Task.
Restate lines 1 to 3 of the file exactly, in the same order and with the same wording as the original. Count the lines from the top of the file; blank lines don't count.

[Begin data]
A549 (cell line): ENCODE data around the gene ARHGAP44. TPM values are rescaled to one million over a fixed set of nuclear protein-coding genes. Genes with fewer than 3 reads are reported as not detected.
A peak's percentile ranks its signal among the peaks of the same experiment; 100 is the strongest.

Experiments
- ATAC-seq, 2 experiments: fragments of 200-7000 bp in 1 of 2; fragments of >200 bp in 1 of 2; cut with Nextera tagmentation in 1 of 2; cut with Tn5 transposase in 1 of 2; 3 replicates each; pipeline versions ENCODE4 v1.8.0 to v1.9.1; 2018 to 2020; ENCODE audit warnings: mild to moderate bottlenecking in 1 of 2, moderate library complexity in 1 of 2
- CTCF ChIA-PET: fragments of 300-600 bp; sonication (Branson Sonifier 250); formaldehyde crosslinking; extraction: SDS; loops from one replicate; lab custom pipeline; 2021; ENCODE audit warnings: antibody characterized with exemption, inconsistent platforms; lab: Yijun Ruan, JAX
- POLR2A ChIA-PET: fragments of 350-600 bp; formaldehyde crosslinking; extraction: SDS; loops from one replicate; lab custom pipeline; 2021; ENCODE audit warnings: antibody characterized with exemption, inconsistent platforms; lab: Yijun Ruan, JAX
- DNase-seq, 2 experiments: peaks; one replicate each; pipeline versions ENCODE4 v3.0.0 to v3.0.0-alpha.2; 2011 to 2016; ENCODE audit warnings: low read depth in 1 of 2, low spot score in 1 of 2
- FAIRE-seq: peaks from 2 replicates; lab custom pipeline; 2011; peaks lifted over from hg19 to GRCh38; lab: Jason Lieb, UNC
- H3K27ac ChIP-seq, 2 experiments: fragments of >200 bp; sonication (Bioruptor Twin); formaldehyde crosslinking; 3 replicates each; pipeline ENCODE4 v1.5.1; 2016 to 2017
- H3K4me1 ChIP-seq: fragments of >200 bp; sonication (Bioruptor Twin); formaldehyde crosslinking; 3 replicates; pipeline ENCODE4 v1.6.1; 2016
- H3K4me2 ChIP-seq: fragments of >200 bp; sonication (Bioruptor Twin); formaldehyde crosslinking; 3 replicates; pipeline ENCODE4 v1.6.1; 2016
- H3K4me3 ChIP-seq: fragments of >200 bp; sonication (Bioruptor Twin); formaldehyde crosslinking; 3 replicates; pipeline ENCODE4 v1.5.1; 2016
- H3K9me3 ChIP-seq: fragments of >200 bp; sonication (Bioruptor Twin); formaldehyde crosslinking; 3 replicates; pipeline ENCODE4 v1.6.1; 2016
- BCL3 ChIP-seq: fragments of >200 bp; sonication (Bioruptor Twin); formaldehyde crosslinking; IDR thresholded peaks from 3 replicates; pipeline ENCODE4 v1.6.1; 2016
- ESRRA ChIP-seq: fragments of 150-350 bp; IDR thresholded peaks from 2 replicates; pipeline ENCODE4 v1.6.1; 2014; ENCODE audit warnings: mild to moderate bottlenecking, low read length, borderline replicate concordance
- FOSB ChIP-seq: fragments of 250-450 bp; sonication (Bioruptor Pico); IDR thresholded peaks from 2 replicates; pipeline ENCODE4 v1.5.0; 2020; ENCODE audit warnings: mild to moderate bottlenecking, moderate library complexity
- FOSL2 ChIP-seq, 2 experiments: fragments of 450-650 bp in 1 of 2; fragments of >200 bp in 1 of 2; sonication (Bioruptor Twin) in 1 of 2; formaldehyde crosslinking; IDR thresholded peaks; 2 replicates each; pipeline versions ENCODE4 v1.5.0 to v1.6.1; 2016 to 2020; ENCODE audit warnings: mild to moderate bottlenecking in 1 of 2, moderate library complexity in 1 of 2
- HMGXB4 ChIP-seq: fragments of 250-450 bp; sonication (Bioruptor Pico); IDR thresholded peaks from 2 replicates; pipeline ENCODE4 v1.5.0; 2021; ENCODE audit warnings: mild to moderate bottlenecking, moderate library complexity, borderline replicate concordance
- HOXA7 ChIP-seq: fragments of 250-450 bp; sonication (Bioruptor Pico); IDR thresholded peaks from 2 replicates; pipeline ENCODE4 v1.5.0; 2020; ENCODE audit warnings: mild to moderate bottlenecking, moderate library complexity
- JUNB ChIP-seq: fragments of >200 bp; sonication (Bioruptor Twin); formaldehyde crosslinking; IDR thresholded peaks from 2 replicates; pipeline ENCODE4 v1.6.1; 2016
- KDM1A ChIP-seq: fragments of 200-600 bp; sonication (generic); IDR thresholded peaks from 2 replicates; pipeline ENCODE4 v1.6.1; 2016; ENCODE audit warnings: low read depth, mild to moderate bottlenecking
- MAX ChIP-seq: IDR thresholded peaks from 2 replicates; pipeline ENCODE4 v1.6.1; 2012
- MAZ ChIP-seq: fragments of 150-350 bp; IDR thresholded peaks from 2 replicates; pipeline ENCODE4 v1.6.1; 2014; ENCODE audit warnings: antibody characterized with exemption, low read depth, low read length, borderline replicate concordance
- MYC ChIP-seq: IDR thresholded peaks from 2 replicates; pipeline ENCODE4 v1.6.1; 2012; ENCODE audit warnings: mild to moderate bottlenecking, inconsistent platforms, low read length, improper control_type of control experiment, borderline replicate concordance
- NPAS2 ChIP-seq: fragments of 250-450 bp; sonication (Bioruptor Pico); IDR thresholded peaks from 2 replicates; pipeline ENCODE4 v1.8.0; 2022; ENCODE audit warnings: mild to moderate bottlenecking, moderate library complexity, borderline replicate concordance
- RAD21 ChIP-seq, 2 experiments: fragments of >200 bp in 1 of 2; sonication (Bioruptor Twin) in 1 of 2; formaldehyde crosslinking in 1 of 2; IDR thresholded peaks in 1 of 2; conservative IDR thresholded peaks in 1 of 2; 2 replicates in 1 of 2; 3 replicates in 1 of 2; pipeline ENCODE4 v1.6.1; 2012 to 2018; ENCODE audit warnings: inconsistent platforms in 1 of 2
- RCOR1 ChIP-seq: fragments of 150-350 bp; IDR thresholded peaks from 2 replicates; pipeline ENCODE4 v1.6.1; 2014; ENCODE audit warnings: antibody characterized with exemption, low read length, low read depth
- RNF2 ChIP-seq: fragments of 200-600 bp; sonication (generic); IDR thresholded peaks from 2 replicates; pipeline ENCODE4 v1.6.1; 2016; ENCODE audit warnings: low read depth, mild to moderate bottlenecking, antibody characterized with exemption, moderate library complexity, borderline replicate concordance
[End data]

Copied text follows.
A549 (cell line): ENCODE data around the gene ARHGAP44. TPM values are rescaled to one million over a fixed set of nuclear protein-coding genes. Genes with fewer than 3 reads are reported as not detected.
A peak's percentile ranks its signal among the peaks of the same experiment; 100 is the strongest.

Experiments